Structural engineers will tell you that seasonal changes are one of the causes of drywall cracks. Three of the most common areas you will find them are:
- Where a wall meets the ceiling
- At door and window corners
- Joints or seams where two pieces of drywall meet
Cracks in these three areas may also be caused for other reasons, other than seasonal changes, therefore be careful not to jump conclusions on why the cracks appeared. One tip that cracks are from seasonal changes is that they may open and close seasonally, although this is not always the case.
What is it about seasonal changes that causes drywall cracks?
There are a number of reasons but most of them relate to the two following reasons.
- Temperature and humidity changes
- Soil movement caused by seasonal changes and poor drainage
Generally seasonal changes do not cause serious structural issues, however, over a number of years, structural damage may occur; thus, it’s important that a homeowner take pro-active measures to ensure that serious damage does not occur.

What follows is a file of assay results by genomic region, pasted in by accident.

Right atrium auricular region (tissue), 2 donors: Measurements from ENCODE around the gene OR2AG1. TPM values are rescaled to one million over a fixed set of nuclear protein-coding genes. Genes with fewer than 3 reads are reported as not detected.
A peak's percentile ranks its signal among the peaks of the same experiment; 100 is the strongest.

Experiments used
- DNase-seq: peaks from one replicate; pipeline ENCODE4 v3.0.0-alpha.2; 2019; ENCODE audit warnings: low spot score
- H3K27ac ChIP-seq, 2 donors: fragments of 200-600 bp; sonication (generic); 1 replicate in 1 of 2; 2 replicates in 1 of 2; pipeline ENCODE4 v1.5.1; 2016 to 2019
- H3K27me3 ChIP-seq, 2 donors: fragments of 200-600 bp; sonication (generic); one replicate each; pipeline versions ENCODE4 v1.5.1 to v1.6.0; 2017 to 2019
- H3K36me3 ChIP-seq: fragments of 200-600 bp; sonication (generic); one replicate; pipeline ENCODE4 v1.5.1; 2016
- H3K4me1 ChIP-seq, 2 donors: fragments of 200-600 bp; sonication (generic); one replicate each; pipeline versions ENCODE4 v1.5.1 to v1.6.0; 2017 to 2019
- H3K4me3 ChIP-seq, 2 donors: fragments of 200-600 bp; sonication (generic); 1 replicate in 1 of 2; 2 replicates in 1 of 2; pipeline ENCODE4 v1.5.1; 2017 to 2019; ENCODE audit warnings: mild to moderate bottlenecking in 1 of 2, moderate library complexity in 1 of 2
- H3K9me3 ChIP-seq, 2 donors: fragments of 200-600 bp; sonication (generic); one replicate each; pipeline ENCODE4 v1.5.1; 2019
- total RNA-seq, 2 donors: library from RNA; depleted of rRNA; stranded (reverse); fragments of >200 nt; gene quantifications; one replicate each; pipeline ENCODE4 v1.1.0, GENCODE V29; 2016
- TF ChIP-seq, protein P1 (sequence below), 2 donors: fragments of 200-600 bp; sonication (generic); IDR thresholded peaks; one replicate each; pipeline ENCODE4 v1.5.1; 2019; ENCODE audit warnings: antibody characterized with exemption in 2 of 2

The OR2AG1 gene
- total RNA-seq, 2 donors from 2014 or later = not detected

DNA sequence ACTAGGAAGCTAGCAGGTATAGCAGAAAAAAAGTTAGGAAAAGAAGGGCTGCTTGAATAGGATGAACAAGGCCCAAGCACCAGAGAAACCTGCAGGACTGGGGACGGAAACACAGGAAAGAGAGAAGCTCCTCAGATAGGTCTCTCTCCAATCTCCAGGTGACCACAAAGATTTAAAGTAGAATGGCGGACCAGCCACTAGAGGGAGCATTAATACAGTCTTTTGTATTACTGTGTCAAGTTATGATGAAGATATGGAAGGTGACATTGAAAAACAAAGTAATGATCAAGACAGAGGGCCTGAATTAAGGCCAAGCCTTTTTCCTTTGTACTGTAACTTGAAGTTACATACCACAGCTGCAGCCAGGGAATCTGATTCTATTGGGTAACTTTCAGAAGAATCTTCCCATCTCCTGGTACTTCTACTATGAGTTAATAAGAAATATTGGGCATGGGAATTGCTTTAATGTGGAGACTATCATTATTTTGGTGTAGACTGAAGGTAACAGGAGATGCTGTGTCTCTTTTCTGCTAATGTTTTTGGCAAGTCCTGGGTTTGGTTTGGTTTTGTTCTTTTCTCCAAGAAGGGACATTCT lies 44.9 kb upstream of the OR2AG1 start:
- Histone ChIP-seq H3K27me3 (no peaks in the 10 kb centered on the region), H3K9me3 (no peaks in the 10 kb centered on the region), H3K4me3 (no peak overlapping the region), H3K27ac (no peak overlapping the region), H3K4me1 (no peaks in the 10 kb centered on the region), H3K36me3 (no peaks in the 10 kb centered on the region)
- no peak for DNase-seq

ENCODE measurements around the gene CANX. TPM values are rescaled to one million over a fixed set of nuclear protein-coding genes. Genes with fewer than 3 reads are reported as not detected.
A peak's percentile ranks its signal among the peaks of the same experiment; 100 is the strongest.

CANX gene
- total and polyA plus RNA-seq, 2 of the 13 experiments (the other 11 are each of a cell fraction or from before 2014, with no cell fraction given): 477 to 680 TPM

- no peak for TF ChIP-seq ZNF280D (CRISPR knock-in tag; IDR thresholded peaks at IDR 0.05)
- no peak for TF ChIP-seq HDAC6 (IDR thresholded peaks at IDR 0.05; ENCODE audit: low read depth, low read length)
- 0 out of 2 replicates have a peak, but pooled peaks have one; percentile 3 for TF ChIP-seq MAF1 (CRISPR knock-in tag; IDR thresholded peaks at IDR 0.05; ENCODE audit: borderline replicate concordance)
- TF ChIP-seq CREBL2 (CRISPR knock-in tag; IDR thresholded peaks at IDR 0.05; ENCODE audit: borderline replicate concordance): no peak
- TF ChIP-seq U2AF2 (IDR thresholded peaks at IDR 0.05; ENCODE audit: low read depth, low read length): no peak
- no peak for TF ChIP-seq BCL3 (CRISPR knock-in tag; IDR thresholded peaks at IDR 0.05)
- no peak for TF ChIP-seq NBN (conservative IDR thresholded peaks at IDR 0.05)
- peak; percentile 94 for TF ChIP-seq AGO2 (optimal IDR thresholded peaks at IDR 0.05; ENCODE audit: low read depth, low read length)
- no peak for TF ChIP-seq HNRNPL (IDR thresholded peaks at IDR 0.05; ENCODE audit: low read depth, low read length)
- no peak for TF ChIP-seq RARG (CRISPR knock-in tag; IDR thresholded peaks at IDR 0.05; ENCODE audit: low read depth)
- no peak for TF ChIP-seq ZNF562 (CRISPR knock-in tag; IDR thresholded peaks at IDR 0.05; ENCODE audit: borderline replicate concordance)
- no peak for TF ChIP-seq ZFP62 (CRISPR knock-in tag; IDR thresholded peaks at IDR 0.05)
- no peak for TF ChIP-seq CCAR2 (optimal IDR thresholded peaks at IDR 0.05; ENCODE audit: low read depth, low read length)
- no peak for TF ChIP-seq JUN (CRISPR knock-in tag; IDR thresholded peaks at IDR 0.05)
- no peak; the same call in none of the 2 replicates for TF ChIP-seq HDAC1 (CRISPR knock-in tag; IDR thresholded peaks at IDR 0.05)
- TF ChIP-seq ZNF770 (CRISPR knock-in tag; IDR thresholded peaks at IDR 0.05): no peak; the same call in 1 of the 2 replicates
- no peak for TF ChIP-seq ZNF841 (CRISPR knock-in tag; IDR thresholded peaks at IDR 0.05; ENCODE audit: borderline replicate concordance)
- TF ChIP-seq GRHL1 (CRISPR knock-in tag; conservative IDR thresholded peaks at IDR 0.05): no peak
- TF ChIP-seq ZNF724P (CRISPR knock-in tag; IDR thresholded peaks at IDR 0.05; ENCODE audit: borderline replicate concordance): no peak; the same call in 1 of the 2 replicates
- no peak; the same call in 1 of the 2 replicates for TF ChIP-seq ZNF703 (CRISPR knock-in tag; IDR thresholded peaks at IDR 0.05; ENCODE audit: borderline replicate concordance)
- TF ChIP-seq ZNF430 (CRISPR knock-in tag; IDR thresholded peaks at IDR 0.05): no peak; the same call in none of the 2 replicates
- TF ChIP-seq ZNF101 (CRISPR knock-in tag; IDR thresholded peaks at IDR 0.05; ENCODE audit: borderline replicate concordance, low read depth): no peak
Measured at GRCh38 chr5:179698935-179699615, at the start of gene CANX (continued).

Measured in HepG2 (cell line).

Temperature and humidity changes
Few homeowners think about the fact that temperature and humidity changes can cause cracks in their drywall.
Expansion and contraction
Drywall, like many other types of materials, expands when it gets warm and contracts when it cools off. This expansion and contraction may cause cracking and that is one of the reasons that the building code usually requires expansion joints in walls that are over 30 feet long. In cases where the seasonal differences are significantly different, even shorter walls may crack.
Not only is drywall subject to temperature issues, but the wood framing that the drywall is attached too, is likewise susceptible to this issue when there is a large differential in the humidity levels between the summer and winter months.
Large relative humidity and temperature changes may cause drywall cracks. These cracks are usually very thin in nature, are usually straight, do not have jagged edges and are not structural in nature. There are exceptions to this. A couple of exceptions may include truss uplift cracks and cracks that are at door and window coroners.